Malala Yousafzai, the youngest winner of the Nobel Peace Prize, celebrated her 18th birthday in Lebanon on Sunday by opening a school for Syrian refugee girls and called on world leaders to invest in “books not bullets”.
Malala became a symbol of defiance after she was shot on a school bus in Pakistan 2012 by the Taliban for advocating girls’ rights to education. She continued campaigning and won the Nobel in 2014.
“I decided to be in Lebanon because I believe that the voices of the Syrian refugees need to be heard and they have been ignored for so long,” Malala told Reuters in a schoolroom decorated with drawings of butterflies.
The Malala Fund, a non-profit organisation that supports local education projects, provided most of the funding for the school, set up by Lebanon’s Kayany Foundation in the Bekaa Valley, close to the Syrian border.
The Kayany Foundation, established by Syrian Nora Joumblatt in response to Syria’s refugee crisis,has already completed three other new schools to give free educatiion to Syrian children in Lebanon. The Malala school can welcome up to 200 girls aged 14 to 18.
“Today on my first day as an adult, on behalf of the world’s children, I demand of leaders we must invest in books instead of bullets,” Malala said in a speech.
Lebanon is home to at least 1.2 million of the 4 million refugees that have fled Syria’s war to neighbouring countries. There are about 500,000 Syrian school-age children in Lebanon, but only a fifth are in formal education.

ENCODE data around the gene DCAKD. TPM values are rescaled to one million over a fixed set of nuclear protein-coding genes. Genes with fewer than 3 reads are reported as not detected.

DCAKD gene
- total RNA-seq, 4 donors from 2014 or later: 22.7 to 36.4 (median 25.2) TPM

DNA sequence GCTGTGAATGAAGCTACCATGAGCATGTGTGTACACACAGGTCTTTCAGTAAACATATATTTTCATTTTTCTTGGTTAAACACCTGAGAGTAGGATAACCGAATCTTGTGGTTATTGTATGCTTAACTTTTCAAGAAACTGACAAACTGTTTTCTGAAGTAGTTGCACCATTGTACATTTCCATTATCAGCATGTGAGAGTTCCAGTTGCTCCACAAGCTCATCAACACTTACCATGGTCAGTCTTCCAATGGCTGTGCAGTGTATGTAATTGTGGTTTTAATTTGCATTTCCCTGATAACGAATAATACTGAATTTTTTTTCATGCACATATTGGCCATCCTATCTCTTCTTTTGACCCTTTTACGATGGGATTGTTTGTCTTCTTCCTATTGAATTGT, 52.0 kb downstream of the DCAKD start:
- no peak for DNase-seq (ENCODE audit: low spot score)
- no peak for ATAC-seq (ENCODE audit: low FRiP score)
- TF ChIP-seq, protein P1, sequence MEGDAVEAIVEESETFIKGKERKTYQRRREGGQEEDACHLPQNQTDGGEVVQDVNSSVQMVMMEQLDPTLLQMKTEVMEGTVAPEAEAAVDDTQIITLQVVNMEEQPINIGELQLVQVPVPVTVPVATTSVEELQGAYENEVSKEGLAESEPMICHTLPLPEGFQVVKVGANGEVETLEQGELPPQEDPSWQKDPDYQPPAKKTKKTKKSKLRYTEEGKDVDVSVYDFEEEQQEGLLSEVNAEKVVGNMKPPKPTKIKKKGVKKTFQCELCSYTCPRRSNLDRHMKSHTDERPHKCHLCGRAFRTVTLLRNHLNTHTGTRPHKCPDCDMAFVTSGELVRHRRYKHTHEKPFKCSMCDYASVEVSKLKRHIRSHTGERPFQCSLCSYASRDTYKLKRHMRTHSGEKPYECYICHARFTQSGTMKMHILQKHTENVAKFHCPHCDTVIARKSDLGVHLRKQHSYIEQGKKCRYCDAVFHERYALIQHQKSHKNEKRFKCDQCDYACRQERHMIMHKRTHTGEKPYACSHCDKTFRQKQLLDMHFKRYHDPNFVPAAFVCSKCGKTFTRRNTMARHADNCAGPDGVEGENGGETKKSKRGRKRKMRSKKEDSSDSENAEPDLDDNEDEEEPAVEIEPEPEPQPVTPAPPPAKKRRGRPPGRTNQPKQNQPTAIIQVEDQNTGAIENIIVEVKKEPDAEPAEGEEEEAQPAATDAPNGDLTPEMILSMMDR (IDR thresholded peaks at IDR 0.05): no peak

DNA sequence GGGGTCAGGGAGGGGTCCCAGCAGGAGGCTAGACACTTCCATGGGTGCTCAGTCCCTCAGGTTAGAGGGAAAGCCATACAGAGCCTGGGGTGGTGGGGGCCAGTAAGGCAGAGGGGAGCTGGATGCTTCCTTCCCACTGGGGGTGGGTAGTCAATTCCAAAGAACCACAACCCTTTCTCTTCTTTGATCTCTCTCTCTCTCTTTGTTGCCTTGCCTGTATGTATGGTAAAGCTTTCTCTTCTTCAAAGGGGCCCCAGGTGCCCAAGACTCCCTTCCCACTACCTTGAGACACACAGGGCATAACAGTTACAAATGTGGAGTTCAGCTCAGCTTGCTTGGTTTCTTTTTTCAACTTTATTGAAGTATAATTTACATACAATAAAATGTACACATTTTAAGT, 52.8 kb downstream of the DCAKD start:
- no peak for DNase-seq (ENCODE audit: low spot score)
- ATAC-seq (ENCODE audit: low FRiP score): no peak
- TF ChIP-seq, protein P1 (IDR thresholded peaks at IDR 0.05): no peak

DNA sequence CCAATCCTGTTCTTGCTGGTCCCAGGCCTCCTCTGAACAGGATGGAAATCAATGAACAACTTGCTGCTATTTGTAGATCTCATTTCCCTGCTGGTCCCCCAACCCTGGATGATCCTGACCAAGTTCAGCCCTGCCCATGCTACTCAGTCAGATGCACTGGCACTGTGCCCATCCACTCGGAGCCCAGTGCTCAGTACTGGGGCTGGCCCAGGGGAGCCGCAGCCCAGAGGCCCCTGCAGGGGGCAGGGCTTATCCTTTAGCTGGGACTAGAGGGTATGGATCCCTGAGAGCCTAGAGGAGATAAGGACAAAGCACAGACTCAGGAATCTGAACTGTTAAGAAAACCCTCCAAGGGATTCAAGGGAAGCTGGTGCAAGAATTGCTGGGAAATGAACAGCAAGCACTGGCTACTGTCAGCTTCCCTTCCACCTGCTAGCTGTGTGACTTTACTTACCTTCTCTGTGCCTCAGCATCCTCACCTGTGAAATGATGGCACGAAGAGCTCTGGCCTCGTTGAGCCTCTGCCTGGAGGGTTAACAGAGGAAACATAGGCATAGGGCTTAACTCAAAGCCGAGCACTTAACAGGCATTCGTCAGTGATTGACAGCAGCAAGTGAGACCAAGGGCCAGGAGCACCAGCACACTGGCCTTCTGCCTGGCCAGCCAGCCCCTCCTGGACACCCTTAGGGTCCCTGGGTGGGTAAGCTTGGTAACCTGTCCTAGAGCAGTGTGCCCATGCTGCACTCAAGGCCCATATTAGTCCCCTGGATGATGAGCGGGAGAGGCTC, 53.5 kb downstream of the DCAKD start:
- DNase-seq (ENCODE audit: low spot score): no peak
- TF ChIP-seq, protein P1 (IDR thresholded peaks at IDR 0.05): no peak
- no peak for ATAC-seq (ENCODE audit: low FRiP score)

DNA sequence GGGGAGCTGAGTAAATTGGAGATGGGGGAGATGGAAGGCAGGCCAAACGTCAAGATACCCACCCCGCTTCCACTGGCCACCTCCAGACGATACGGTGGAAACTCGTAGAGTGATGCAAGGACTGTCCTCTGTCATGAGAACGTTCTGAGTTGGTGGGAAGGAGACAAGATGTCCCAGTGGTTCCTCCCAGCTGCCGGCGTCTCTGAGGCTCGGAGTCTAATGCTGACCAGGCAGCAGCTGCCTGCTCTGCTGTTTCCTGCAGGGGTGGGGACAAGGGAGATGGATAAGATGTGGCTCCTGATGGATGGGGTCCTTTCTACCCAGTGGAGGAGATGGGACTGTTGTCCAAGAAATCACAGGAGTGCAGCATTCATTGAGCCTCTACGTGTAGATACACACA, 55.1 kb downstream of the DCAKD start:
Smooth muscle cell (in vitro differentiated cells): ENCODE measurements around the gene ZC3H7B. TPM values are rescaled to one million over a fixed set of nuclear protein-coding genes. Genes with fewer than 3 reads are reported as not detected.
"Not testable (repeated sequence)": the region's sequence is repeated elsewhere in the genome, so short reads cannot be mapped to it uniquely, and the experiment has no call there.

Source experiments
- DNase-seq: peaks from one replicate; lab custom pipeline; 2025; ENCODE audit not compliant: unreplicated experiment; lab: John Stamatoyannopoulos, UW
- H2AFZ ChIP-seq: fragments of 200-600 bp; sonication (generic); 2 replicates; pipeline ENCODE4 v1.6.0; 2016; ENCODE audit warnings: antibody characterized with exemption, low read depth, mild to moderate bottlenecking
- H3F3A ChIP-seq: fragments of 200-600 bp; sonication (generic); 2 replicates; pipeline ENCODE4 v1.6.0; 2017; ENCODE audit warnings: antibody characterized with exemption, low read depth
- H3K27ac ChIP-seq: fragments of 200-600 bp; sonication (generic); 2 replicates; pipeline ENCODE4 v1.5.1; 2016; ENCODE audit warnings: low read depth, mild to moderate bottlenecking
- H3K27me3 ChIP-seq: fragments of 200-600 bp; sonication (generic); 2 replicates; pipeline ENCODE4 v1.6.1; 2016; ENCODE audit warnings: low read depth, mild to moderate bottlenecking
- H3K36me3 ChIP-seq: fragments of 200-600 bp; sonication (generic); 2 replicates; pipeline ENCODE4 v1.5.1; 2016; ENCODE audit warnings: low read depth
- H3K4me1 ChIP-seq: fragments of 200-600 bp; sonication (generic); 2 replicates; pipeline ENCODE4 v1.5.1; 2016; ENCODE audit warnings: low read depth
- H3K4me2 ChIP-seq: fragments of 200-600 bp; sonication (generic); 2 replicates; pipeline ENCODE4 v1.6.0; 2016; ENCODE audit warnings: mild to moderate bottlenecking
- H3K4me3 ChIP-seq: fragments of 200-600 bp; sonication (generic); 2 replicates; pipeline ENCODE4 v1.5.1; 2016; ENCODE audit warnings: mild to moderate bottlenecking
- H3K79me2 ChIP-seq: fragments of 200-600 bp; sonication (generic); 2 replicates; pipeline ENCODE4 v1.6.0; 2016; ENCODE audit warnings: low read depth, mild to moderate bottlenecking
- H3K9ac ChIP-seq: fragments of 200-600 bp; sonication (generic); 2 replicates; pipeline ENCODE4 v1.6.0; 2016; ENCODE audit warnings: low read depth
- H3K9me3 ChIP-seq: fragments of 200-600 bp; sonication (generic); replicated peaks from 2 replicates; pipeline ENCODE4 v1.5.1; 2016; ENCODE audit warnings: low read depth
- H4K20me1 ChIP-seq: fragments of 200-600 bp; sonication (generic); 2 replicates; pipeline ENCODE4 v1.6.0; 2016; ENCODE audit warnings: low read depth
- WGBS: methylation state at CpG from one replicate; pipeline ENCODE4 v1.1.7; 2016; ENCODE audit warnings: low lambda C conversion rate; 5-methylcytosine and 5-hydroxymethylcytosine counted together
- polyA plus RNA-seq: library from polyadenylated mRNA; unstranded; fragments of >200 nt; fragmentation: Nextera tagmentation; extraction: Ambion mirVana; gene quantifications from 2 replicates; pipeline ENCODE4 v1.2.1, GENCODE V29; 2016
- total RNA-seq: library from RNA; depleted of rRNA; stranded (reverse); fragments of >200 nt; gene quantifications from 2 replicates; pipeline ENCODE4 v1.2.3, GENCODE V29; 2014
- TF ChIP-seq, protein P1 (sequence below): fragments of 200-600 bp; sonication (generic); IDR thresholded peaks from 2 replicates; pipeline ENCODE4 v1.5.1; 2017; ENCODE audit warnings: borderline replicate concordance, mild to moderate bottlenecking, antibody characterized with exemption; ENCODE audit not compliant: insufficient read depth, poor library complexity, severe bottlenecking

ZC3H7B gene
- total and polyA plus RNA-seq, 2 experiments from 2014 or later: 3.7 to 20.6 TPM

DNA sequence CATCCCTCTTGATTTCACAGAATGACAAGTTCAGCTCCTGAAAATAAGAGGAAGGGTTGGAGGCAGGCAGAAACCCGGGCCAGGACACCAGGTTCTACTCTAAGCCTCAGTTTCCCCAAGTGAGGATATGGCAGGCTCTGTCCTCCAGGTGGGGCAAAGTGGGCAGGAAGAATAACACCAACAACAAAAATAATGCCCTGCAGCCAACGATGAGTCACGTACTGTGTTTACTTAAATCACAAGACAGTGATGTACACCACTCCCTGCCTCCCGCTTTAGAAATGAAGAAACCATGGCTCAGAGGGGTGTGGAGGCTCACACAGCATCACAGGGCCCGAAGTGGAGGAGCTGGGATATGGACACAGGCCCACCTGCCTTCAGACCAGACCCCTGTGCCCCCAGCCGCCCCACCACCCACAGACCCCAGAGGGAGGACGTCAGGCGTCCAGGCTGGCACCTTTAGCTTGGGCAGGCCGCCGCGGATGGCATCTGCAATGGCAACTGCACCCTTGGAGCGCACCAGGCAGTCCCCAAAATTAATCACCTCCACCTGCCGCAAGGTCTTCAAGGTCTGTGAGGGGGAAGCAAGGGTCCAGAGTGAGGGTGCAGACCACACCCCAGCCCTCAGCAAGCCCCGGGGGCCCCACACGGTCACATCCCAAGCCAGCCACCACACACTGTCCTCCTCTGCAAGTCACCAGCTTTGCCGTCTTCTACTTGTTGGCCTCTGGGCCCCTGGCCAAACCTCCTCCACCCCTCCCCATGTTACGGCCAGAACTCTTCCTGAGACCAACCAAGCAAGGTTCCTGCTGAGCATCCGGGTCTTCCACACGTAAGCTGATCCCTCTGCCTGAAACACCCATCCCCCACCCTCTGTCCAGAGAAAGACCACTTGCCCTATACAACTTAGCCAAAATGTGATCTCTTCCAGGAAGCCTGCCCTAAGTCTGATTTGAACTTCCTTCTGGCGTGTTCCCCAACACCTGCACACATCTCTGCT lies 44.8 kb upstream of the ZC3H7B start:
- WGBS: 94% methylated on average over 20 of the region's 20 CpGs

“We are in danger of losing generations of young Syrian girls due to the lack of education,” Joumblatt said in a speech at the opening of the school.
“Desperate and displaced Syrians are increasingly seeing early marriage as a way to secure the social and financial future of their daughters. We need to provide an alternative: Keep young girls in school instead of bein pressured into wedlock.”
Lebanon, which allows informal settlements on land rented by refugees, says it can no longer cope with the influx from Syria’s four-year conflict. More than one in four people living in Lebanon is a refugee.
The U.N. says the number of Syrian refugees in neighbouring countries is expected to reach 4.27 million by the end of the year.
“In Lebanon as well as in Jordan, an increasing number of refugees are being turned back at the border,” Malala said. “This is inhuman and this is shameful.”
Her father Ziauddin said he was proud she was carrying on her activism into adulthood.
“This is the mission we have taken for the last 8-9 years. A small moment for the education of girls in Swat Valley: it is spreading now all over the world,” he said.
Malala was feted with songs and a birthday cake. Moved to tears by the girls, she was modest when asked for advice.
“They are amazing, I don’t think they need any message, I don’t think they need any other advice because they know that education is very important for them.”